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One Way God Uses Our Suffering

March 02, 2020 March McGee article image

by Dr. J. Vernon McGee

In this month’s free featured booklet, Dr. McGee explores the question “why do God’s children suffer?” and gives us seven reasons why we suffer and four benefits that suffering brings when we let God do His work in us.  To encourage you today, here is a peek at one of those benefits.

There is joy in the Christian life—and peace—and healing. I know, I’ve experienced all three.  But it is also true that God’s children will suffer. We can’t escape it. Even the Lord Jesus Himself told His own they would have tribulation. (See John 16:33.)

But even in our suffering, God wants us to be fruitful Christians. He wants us to grow up. He wants to get us off baby formula and out of the spiritual nursery and get us going. He wants to make us men and women of conviction and courage, stamina and strength. And sometimes that lesson is best learned by suffering.

I was privileged to know the poet, Martha Snell Nicholson, and to be her pastor. She suffered terrible pain whenever her body was touched, so much so she couldn’t leave her home. Well, she wanted to be baptized by immersion. So, we went to her home and as I baptized her, lowering her into a bathtub filled with water, she screamed out in pain. It was horrible. But if you read any of her poetry, you’d never dream that she suffered so. It was God’s beautiful discipline working in her in order to bless others.

The greatest pulpits are not in churches; they are on beds of pain. Many wonderful saints of God cannot attend church services. I learned that over the years of radio ministry. Many, many people are bedfast, but by faith they are living for God. I know one woman who writes a volume of letters every month to encourage missionaries on the field, and she is lying on a bed in constant pain. What a message she sends!

How do you act when you suffer?

You can respond to the Lord’s chastening in a number of ways. You can despise it. You can ignore it by not accepting that God is trying to get a message to you. You can accept it like a brute beast accepts pain. “Well, it’s just my luck.” My friend, if you are a child of God, you haven’t had hard luck. God is trying to tell you something. Hebrews 12:5 says, “Do not despise the chastening of the Lord, nor be discouraged when you are rebuked by Him.”

You can also be a crybaby. “Why did God let this happen to me?” You can become a super-pious saint and become a martyr. “Well, this is my cross and I’ll bear it,” when all the time you wrestle with an inner rebellion going on. Oh, my friend, that is not what God wants you to do. Listen to Him:

Now no chastening seems to be joyful for the present, but painful; nevertheless, afterward it yields the peaceable fruit of righteousness to those who have been trained by it. -Hebrews 12:11

In the moment, no suffering is pleasant. If you want to know the truth, when I’m suffering, I scream at the top of my voice. Of course, it is not joyous—but it’s just for a brief moment.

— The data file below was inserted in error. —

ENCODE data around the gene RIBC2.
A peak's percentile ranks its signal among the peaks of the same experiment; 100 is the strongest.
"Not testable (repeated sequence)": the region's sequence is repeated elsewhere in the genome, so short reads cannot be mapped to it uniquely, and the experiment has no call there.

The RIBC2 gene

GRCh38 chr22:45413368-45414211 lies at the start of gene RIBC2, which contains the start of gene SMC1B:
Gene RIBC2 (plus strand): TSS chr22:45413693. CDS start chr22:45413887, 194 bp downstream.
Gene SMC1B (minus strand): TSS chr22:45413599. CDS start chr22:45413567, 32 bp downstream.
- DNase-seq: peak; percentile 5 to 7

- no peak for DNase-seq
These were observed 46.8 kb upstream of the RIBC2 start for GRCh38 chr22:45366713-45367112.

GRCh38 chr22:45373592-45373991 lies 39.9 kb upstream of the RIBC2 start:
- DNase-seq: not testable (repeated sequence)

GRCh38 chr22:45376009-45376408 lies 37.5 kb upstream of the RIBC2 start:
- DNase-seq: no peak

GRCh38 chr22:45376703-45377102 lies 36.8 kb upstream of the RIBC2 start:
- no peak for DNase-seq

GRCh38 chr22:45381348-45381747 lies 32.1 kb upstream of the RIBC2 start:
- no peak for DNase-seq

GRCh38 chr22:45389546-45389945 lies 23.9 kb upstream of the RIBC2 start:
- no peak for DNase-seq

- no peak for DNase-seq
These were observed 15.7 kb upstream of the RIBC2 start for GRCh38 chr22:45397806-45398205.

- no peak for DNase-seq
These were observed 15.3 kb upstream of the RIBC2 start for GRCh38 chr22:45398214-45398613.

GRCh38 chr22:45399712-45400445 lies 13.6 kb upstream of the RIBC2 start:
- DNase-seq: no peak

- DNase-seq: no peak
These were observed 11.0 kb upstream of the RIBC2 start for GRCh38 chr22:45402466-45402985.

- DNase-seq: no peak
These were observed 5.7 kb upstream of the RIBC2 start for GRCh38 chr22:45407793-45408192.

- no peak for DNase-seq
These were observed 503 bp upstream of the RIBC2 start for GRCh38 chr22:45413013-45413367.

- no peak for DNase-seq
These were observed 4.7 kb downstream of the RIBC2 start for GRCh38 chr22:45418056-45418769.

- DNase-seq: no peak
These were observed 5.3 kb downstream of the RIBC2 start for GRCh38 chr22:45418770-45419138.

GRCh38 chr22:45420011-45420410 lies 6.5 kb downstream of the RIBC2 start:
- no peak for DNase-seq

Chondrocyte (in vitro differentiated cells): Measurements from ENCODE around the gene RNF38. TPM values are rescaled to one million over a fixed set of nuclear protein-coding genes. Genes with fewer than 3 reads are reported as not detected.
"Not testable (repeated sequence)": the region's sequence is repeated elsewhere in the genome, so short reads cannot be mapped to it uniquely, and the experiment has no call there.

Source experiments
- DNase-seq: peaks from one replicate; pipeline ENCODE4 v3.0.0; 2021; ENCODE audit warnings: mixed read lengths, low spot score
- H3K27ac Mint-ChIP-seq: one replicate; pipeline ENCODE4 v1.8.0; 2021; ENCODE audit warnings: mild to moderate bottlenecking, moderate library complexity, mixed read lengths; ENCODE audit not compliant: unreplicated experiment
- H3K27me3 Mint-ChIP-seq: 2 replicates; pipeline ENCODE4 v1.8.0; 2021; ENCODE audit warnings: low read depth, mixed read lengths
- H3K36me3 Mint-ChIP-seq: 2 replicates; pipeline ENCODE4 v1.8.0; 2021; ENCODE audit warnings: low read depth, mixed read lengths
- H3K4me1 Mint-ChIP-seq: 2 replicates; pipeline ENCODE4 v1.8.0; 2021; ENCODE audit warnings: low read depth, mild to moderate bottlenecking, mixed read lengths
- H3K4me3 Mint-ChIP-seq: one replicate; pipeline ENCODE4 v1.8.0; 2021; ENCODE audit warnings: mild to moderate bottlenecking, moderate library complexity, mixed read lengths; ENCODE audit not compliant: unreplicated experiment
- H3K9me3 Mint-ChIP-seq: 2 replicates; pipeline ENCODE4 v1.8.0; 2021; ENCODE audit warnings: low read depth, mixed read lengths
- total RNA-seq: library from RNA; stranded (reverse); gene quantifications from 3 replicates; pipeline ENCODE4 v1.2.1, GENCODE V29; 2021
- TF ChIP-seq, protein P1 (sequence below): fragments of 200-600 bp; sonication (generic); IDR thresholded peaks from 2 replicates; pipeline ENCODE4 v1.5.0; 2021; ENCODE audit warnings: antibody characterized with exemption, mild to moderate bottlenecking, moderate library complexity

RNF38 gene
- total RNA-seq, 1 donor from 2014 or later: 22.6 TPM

A preacher in the south once asked for favorite Scripture verses. One deacon got up and said, “My favorite verse is, ‘And it came to pass.’” Everyone looked puzzled. The preacher asked, “What do you mean your favorite verse is, ‘And it came to pass’?” “Well,” he said, “when trouble comes to me, I just turn to where it says, ‘It came to pass,’ and I thank the Lord it came to pass and it didn’t come to stay.”

This may not be a correct interpretation of that verse, but I tell you, God’s Word teaches us a marvelous truth. “No chastening seems to be joyful for the present”—it’s terrible. Don’t say you are a martyr and you are going to bear it. Say, “I’m going to get out of this as quickly as I can.”

When I had surgery for cancer, I asked everybody to pray for me. A woman wrote, “Now, Dr. McGee, you are ready to go so I am going to pray the Lord takes you home.” I wrote a reply in a hurry, “Don’t you pray that prayer. This is between the Lord and me, and you let Him handle it.” I wanted to be cured of cancer. I was prepared to learn the lesson God had for me, but I wanted to live.

Don’t be passive about what God is doing. Ask Him to show you what He wants to accomplish in your life through this season of suffering. And grab hold of it by faith.

Download your free copy of "Why Do God's Children Suffer?"

My Turn

Truths to remind yourself when you’re hurting:

  • God promises He’s not going to leave you. (Hebrews 13:5)
  • He will redeem this situation for good. (Romans 8:28)
  • He’s working a bigger plan. (1 Corinthians 2:9)
  • Don’t take your view of life only from what you can see. (Hebrews 11:1)
  • Instead, continue to talk to Him (Psalm 55:22). Continue to wait on Him (Psalm 37:7). And in the meantime, believe that God is not only better than your fears, He’s also better than your hopes (Ephesians 3:20).